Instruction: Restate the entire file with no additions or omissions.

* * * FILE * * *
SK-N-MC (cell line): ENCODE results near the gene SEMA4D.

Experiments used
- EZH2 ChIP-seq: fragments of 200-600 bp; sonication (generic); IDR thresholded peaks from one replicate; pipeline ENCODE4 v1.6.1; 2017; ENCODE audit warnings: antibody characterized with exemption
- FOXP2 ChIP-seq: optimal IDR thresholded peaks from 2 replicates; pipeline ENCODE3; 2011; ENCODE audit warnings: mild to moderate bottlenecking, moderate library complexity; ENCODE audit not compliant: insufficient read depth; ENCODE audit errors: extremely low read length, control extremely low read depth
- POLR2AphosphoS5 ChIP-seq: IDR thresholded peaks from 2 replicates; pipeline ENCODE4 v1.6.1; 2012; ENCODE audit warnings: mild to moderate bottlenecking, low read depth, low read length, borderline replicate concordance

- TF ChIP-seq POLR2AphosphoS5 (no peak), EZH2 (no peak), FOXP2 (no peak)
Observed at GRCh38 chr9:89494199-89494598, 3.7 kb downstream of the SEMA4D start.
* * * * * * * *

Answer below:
SK-N-MC (cell line): ENCODE results near the gene SEMA4D.

Experiments used
- EZH2 ChIP-seq: fragments of 200-600 bp; sonication (generic); IDR thresholded peaks from one replicate; pipeline ENCODE4 v1.6.1; 2017; ENCODE audit warnings: antibody characterized with exemption
- FOXP2 ChIP-seq: optimal IDR thresholded peaks from 2 replicates; pipeline ENCODE3; 2011; ENCODE audit warnings: mild to moderate bottlenecking, moderate library complexity; ENCODE audit not compliant: insufficient read depth; ENCODE audit errors: extremely low read length, control extremely low read depth
- POLR2AphosphoS5 ChIP-seq: IDR thresholded peaks from 2 replicates; pipeline ENCODE4 v1.6.1; 2012; ENCODE audit warnings: mild to moderate bottlenecking, low read depth, low read length, borderline replicate concordance

- TF ChIP-seq POLR2AphosphoS5 (no peak), EZH2 (no peak), FOXP2 (no peak)
Observed at GRCh38 chr9:89494199-89494598, 3.7 kb downstream of the SEMA4D start.